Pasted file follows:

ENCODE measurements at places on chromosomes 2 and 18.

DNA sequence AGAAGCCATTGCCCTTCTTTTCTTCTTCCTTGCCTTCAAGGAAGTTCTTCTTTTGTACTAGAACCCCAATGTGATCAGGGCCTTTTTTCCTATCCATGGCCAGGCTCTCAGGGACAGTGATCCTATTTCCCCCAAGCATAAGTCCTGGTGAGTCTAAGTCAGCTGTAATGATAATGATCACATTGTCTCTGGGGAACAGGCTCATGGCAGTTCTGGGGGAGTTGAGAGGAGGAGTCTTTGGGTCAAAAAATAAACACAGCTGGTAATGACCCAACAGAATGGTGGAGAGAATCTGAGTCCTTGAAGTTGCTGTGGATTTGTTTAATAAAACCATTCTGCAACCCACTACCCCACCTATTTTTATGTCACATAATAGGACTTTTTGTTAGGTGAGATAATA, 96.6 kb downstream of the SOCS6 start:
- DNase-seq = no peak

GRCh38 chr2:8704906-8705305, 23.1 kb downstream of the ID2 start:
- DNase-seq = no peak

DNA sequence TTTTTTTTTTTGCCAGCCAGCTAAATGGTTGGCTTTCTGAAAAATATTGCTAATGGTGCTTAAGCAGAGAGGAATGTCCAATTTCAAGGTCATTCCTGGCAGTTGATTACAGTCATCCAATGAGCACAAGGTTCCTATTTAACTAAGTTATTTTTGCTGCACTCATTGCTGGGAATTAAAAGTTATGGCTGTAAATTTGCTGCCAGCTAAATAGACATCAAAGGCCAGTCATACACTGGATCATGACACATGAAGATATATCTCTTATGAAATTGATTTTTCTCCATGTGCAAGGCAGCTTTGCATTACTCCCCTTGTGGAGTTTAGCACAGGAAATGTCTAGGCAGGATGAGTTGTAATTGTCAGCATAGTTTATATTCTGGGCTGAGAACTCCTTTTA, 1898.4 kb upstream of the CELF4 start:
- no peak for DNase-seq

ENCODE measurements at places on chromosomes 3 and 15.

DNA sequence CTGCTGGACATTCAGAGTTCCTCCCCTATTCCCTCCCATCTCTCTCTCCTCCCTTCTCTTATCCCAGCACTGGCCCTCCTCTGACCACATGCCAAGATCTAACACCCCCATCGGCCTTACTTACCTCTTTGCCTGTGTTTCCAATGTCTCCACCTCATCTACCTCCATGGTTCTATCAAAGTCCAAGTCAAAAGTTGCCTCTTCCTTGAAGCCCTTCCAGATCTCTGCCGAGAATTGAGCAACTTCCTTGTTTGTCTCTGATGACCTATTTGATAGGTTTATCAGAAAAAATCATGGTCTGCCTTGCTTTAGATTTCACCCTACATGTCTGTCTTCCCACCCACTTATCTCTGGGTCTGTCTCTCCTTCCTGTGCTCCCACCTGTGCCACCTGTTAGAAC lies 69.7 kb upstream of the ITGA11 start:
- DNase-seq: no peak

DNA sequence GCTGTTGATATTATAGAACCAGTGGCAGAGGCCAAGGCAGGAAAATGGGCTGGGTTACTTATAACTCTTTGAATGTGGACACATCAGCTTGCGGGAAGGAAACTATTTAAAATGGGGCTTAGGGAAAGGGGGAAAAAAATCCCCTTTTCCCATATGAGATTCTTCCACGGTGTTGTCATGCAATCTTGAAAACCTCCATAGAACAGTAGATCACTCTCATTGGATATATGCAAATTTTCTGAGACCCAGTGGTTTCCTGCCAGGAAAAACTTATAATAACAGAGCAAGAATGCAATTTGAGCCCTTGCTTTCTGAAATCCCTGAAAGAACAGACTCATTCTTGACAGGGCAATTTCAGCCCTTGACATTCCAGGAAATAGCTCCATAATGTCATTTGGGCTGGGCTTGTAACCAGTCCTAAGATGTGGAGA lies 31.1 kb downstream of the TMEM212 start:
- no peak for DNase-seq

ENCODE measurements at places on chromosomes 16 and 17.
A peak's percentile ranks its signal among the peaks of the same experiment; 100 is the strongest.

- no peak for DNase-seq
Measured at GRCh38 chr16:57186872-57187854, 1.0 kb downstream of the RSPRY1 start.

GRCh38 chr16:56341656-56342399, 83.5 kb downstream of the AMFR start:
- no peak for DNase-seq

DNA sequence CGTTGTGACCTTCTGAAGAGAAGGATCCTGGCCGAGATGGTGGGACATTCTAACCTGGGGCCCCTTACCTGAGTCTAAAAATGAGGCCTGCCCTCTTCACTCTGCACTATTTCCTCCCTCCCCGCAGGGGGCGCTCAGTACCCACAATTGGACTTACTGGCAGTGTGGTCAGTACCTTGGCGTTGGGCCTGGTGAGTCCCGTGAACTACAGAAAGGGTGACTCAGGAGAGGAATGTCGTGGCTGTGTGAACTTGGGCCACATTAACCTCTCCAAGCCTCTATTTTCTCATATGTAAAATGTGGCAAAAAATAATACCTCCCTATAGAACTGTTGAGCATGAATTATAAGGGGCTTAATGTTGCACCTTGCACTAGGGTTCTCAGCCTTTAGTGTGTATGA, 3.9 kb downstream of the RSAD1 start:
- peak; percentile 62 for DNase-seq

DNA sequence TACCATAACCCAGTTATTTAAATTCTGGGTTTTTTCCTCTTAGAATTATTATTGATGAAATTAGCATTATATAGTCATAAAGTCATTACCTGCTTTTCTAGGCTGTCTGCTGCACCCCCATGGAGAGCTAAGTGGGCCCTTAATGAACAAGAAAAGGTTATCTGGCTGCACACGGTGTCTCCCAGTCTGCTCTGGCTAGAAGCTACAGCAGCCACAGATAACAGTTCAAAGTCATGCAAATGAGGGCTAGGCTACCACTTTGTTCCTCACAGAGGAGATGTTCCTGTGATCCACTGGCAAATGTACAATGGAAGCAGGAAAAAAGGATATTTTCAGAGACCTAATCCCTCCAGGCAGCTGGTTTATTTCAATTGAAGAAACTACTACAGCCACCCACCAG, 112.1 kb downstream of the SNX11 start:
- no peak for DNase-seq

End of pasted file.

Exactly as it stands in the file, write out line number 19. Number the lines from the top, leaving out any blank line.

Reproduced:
DNA sequence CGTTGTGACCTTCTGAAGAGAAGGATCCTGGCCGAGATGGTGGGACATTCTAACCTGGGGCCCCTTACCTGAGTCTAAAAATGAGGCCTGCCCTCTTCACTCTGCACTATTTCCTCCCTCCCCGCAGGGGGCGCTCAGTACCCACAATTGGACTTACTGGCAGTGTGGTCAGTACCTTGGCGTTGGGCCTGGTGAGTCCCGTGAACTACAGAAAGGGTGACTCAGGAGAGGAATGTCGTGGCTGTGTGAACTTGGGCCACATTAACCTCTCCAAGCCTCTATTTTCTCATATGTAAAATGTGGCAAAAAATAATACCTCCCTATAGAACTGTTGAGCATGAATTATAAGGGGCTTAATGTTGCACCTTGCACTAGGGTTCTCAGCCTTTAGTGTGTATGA, 3.9 kb downstream of the RSAD1 start: